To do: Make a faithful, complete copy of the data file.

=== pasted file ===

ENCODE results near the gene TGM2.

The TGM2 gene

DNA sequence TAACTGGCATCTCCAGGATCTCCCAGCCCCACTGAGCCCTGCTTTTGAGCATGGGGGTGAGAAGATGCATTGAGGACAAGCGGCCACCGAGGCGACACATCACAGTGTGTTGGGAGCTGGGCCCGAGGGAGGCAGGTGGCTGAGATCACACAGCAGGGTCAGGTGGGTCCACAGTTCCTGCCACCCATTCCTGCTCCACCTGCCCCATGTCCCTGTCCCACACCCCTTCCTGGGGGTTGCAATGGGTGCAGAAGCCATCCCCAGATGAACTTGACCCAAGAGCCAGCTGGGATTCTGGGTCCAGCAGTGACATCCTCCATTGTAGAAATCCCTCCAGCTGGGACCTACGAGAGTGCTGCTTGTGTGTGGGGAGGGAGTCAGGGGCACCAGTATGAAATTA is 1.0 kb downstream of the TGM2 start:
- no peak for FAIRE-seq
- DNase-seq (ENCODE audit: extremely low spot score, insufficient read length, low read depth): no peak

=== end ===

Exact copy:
ENCODE results near the gene TGM2.

The TGM2 gene

DNA sequence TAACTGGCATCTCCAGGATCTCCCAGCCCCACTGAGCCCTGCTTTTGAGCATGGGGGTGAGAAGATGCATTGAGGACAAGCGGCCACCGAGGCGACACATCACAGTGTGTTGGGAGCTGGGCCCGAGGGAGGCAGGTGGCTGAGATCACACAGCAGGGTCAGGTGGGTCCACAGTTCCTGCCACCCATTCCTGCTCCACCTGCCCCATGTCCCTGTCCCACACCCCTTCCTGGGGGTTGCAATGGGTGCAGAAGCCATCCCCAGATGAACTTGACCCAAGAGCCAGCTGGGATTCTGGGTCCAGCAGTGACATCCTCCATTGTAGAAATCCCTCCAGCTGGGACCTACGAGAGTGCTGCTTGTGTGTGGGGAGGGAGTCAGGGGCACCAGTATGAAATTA is 1.0 kb downstream of the TGM2 start:
- no peak for FAIRE-seq
- DNase-seq (ENCODE audit: extremely low spot score, insufficient read length, low read depth): no peak